It's 'Over' for Trump Organization if Weisselberg Pleads Guilty: Expert

If the Trump Organization's ex-chief financial officer (CFO) pleads guilty in the ongoing tax fraud case with the Manhattan District Attorney's Office, it would be "over" for the company, according to an expert.

Andrew Weissman, a professor of practice for New York University's School of Law, former federal prosecutor and legal analyst for MSNBC, said in an interview posted to YouTube on Monday that a guilty plea from former CFO Allen Weisselberg would be important because the Trump Organization is set to go on trial in October.

"Once Allen Weisselberg pleads guilty, it's over for the Trump Organization," Weissman said, explaining that the crimes Weisselberg allegedly committed would get "imputed" to the company founded by former President Donald Trump's family.

While Trump might not face jail time, the financial consequences could be "huge," Weissman added. The former president has not been charged in the probe.

Weisselberg Guilty Plea Expected
Former Trump Organization Chief Financial Officer Allen Weisselberg leaves after the conclusion of a hearing on his criminal case at Manhattan Criminal Court on August 12, 2022, in New York City. If Weisselberg pleads guilty in the ongoing tax fraud case with the Manhattan District Attorney's Office, it would be "over" for the company, according to an expert. Michael M. Santiago/Getty Images

The Trump Organization and Weisselberg were indicted last year on tax fraud and other charges as part of a yearslong criminal investigation into Trump's business practices, the Associated Press reported. Weisselberg is accused of taking more than $1.7 million in off-the-books payments from the Trump Organization, which also allegedly funneled such compensation to other executives.

The New York Times reported on Monday that Weisselberg was nearing a plea deal with prosecutors, citing three anonymous people it said had knowledge of the matter. The judge overseeing his case scheduled a hearing for Thursday, indicating that the plea could possibly be entered at that time.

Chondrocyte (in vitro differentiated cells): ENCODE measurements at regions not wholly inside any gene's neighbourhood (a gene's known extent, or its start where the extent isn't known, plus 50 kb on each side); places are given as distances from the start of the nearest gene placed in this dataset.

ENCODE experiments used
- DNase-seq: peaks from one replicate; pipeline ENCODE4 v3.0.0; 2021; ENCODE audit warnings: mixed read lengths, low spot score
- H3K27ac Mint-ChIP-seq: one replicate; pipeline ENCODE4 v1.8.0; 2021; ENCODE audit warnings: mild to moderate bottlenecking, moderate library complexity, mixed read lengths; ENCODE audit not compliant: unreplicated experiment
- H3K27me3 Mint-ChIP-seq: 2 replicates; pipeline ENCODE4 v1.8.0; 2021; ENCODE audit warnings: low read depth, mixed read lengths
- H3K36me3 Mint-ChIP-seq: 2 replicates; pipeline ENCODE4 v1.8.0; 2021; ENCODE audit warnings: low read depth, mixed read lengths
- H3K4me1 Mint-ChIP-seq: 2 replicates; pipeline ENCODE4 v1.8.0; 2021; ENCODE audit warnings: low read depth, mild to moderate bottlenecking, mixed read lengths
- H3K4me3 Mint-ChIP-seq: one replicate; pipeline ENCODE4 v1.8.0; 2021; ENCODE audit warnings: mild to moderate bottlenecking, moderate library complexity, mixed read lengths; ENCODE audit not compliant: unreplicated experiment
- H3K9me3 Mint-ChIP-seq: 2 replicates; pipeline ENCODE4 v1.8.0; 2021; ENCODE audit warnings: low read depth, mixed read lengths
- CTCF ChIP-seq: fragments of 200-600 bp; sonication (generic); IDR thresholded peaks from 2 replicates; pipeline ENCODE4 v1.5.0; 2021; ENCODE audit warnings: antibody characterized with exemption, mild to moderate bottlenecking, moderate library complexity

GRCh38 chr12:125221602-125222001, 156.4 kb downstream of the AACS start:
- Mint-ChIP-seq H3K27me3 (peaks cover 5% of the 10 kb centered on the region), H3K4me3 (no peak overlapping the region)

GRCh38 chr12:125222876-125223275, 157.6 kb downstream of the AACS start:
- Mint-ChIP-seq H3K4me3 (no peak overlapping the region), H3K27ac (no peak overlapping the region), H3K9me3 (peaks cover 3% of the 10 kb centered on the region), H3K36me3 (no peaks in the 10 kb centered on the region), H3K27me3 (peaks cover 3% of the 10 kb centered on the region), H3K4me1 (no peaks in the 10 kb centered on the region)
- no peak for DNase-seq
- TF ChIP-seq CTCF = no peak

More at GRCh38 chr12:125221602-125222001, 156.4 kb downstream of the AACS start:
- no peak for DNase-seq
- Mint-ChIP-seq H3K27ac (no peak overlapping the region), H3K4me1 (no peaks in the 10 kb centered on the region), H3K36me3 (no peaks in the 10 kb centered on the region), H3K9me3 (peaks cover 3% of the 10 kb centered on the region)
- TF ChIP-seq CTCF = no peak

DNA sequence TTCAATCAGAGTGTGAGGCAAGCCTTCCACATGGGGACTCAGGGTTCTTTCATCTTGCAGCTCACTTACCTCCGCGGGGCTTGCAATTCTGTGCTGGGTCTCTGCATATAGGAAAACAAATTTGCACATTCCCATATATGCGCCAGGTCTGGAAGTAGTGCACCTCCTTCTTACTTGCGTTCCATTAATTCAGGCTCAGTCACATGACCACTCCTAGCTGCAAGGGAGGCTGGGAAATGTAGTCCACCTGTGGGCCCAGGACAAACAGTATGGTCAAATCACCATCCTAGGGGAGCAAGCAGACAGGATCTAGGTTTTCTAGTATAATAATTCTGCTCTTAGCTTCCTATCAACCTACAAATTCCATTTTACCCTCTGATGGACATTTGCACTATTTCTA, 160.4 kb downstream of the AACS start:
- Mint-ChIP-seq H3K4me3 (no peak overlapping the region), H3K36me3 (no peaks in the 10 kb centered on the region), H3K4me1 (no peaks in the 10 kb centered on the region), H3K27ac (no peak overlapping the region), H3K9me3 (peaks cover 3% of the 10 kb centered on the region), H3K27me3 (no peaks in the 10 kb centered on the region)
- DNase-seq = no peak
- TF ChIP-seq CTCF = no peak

Newsweek was not able to independently verify the report. Nicholas Gravante Jr., Weisselberg's lawyer, declined to comment when asked for confirmation.

Late last week, a New York judge scheduled jury selection for the case involving the Trump Organization and Weisselberg to begin on October 24, according to AP.

The future of the investigation into Trump's business practices by the Manhattan District Attorney's Office looked unclear when two prosecutors resigned in February. The New York Times published a letter from one of the prosecutors, Mark Pomerantz, who wrote about concerns regarding the direction of the case and asserted that Trump was guilty of committing crimes.

In April, Manhattan District Attorney Alvin Bragg, who inherited the probe, said that the investigation was continuing despite the shakeup.

"In recent weeks, the Manhattan District Attorney's Office has been repeatedly asked whether our investigation concerning former President Donald J. Trump, the Trump Organization, and its leadership is continuing," Bragg wrote in a statement. "It is.

"While the law constrains me from commenting further at this time, I pledge that the Office will publicly state the conclusion of our investigation – whether we conclude our work without bringing charges, or move forward with an indictment."

Newsweek reached out to the Trump Organization for comment.